New Government and Challenges to Myanmar
The first freely elected parliament of Myanmar in 50 years has held its opening session. Hundreds of new members of parliament (MPs) had taken their seats from November’s historic election. 80% of them are from the National League for Democracy (NLD), led by Aung San Suu Kyi, and the rest are occupied by smaller parties. But a quarter of all seats are reserved for the military which also retains control of key ministries.
The new parliament marks a momentous political shift for a country that was choked by the oppressive junta for decades. Many of the NLD MPs have served prison time in Myanmar’s long struggle for democratic change. They are of diverse background with singers, lawyers and businessmen among their ranks. But few have any experience of the cut and thrust of Myanmar’s complex parliamentary process.
They will need to show the country’s 51 million people that they can deliver the “change” that was the sole message of Suu Kyi’s election campaign. MPs from NLD said that they “will work to get human rights and democracy as well as peace”. Another MP from the minority Kachin State Democracy Party said a seat in parliament was “a good opportunity for us to speak out for the ethnic people and demand indigenous rights”.
The parliament will nominate in late March a new president to replace the incumbent, Thein Sein (a former general). Suu Kyi is barred from the position by a military-scripted constitution because she married and had children with a foreigner. However, she has vowed to rule “above” the next leader.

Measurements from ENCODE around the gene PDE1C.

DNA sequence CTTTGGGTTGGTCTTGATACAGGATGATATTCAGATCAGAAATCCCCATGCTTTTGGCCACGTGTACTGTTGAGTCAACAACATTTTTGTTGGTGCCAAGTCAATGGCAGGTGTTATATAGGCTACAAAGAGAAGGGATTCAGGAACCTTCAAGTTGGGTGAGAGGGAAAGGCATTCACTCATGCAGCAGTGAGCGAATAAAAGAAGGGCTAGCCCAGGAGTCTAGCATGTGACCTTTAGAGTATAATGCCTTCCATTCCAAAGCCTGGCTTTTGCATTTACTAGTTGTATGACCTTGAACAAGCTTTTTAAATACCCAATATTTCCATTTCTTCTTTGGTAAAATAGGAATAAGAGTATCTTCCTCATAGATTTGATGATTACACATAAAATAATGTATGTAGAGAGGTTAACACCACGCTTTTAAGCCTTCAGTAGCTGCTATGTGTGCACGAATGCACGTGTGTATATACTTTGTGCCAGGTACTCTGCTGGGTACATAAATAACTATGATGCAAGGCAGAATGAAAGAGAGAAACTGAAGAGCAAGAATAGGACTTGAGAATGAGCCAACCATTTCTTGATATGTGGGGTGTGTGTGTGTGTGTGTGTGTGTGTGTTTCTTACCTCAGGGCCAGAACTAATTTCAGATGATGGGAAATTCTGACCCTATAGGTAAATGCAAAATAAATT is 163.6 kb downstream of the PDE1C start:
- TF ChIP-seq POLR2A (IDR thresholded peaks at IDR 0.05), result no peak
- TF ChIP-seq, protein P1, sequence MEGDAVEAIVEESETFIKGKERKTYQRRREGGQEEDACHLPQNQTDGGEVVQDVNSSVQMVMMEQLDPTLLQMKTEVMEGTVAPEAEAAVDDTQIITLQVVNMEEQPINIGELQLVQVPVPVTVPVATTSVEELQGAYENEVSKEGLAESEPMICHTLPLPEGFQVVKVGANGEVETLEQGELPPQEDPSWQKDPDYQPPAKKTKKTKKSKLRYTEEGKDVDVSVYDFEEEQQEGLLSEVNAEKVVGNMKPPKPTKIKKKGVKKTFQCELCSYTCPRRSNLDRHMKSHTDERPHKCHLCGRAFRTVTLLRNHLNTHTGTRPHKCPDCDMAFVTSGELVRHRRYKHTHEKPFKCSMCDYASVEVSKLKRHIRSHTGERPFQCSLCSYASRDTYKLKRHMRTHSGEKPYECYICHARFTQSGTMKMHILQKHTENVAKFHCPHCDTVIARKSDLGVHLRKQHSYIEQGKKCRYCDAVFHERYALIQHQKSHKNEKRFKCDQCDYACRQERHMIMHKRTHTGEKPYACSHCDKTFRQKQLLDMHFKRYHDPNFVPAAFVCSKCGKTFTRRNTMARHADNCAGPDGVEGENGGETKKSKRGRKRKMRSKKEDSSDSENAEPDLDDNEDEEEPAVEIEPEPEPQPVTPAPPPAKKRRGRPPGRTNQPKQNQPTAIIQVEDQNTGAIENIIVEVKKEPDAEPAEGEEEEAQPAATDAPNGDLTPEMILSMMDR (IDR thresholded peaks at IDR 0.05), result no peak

It was estimated that the new government will face challenges, including luring investment, building infrastructure, cutting red tape, battling corruption, and improving education. It needs to work to end insurgencies by ethnic groups seeking greater autonomy and show the international community it is serious about protecting minority rights. [BBC, MingPao, SCMP, Bloomberg]
Meditation on Scriptures:
“I urge, then, first of all, that requests, prayers, intercession and thanksgiving be made for everyone – for kings and all those in authority, that we may live peaceful and quiet lives in all godliness and holiness.” (1 Timothy 2:1,2)
All governments, whatever they are democratic or dictatorial, must be accountable to the Lord. All people in the society in any races, social status or religions are accountable to God as well. In Roman Empire, most Christians were disadvantaged and being despised in the society, but Paul believed that their prayers can affect the ruler of Roman Empire and help bring peace to the people. We should recognize that prayer is a way for God to rule over His world.
Let’s pray for Myanmar:
- A democratic government will assume power in April in Myanmar. Pray that there will be good cooperation between NLD-led executive and the armed forces to shape the country’s future together; and they will lead this nation with a godly heart.
- May God grant the new President of Myanmar wisdom and compassion, to rule over this nation with justice and love.
- Pray for a peaceful and smooth transition of power from military dictatorship to democracy.